Some Frightening, Frightening Math
Let me motivate you with some frightening, frightening math.
If you were hoping to read this before you jumped into bed, let me warn you: you’ll have a hell of a time sleeping tonight.
And if you’re just catching this first thing in the morning, let me assure you: you’ll have no need for coffee once I’m through with you.
My hope is that by sharing some simple math with you, you’re going to be a much more productive and thoughtful person. If you hold these simple facts dear to your heart every day, you’re going to spend a multiple of years – sleep not included – doing the things you love.
Because if you fall into the category of average human being, and you’re, say, 30 years old, then you have likely already spent five years of your life watching TV. Really. (And that’s time spent awake – if you want to factor in sleep, then maybe it’s more like eight years.)
You’ve spent more than 16% of your life watching TV. Just think of all the shitty commercials you’ve had to endure!
Let’s break it down.
There are 365 days in a year. Every day has 24 hours. And thus, there are 8,760 hours in a year.
8,760 hours. You lucky minx. You get those every single year. Aren’t you amazed? And I know what you’re thinking – Well, there’s so many hours, why not spend just one a day watching TV? Or surfing the net? Nothing wrong with it, right?
If you’re like me, then there is something wrong with it.
If you spend just one hour a day doing X (365h), then after 24 years, you’ve spent one entire year doing X. (365h x 24 = 8,760 hours OH SHIIIIT!!)
But the average human doesn’t watch TV for one hour a day. The average watches it for more than four and a half hours. To be generous, I’ll round down to four hours.
Four hours x 365 days = 1,460 hours. 8,760 hours in a year ÷ 1,460 hours = 6 years.
If you’re 30, then you have probably, indeed, spent five years watching TV.
How about I share something a little more horrific?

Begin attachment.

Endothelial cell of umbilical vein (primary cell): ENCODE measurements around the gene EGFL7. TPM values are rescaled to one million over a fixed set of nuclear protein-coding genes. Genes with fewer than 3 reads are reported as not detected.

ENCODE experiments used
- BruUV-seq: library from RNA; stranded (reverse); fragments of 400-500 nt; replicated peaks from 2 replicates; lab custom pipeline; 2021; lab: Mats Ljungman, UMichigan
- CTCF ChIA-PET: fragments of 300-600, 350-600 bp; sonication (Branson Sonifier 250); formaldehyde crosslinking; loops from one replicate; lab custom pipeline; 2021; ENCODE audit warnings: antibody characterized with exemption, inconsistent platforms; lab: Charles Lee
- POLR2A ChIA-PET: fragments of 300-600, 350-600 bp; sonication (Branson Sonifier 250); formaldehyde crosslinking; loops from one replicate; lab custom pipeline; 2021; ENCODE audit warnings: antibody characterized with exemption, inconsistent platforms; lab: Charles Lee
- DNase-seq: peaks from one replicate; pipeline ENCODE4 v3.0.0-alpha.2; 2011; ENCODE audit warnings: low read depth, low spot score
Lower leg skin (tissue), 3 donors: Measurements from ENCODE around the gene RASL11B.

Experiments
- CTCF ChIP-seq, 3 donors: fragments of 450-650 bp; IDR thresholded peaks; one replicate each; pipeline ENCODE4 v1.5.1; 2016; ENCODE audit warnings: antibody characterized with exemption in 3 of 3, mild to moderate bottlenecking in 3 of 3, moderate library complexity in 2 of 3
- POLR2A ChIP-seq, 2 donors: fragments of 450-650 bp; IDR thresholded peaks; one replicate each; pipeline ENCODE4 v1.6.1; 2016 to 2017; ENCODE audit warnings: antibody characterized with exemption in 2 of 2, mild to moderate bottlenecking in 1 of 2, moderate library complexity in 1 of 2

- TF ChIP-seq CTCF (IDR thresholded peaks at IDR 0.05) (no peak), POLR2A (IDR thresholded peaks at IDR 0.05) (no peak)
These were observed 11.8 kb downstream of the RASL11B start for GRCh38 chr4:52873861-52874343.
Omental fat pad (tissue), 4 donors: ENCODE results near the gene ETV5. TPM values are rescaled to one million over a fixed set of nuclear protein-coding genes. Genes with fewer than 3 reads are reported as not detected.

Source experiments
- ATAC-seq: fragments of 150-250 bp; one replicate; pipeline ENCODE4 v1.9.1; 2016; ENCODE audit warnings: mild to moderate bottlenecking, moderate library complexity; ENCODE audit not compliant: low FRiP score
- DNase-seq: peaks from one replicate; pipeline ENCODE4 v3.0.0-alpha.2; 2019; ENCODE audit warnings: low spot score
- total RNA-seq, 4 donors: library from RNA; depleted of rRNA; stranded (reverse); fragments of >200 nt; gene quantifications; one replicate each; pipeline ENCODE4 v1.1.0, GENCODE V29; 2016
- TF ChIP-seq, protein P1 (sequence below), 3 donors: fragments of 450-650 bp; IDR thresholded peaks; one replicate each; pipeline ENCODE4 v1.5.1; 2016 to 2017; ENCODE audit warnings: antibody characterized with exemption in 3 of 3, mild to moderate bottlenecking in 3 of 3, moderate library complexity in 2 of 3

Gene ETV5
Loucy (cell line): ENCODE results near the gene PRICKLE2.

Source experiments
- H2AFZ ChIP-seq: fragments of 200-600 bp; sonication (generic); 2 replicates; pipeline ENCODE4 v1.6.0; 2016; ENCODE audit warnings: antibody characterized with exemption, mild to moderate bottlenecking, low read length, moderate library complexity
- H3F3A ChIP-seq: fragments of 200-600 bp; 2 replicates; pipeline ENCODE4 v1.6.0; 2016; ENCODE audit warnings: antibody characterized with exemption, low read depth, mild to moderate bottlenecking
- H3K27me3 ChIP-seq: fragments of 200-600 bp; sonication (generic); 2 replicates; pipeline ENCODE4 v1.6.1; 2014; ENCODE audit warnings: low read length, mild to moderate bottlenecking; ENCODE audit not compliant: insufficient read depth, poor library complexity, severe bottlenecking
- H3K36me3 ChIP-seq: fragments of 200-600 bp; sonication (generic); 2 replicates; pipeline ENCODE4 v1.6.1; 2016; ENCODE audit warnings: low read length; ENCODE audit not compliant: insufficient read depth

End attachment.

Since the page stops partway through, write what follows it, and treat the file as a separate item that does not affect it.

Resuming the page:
|1 hour wasted a day||365 hours wasted a year||Every 24 years you’ve wasted one year|
|2 hours wasted a day||730 hours wasted a year||Every 12 years you’ve wasted one year|
|3 hours wasted a day||1,095 hours wasted a year||Every 8 years you’ve wasted one year|
|4 hours wasted a day||1,460 hours wasted a year||Every 6 years you’ve wasted one year|
|5 hours wasted a day||1,825 hours wasted a year||Every 4.8 years you’ve wasted one year|
|6 hours wasted a day||2,190 hours wasted a year||Every 4 years you’ve wasted one year|
|7 hours wasted a day||2,555 hours wasted a year||Every 3.42 years you’ve wasted one year|
|8 hours wasted a day||2,920 hours wasted a year||Every 3 years you’ve wasted one year|
|9 hours wasted a day||3,285 hours wasted a year||Every 2.66 years you’ve wasted one year|
|10 hours wasted a day||3,650 hours wasted a year||Every 2.4 years you’ve wasted one year|
|11 hours wasted a day||4,015 hours wasted a year||Every 2.18 years you’ve wasted one year|
|12 hours wasted a day||4,380 hours wasted a year||Every 2 years you’ve wasted one year|
Pretty scary stuff, right?
Basically, if you’re only spending 30 minutes a day doing something you love, then at the end of 48 years, you can only then say, “Yeah, I spent one full year of my life doing something I loved.”
Some of you may be more than okay with that. If you are okay with that – spending 23 1/2 hours a day doing things that don’t align with your vision of your ideal self – then good on you. Really. But not for one minute do I believe you actually exist.
Do things you want to do. Fill in your free minutes with activities and people you enjoy. (Except for Minecraft. Please no Minecraft. I know it’s an awesome game [I play it, too], but wouldn’t you rather craft your own life, instead?) And if you can’t justify to yourself that spending a year of your life watching re-runs of a show you don’t actually love is a good use of your time, then welcome to the point of this site. I’m happy to have you here.A few years ago, I posted a video on Youtube about learning Japanese. Much of the statistics from this post are contained in this little gem (by gem, I mean an authentic documentation of my rapidly-fading English syntax and vocabulary):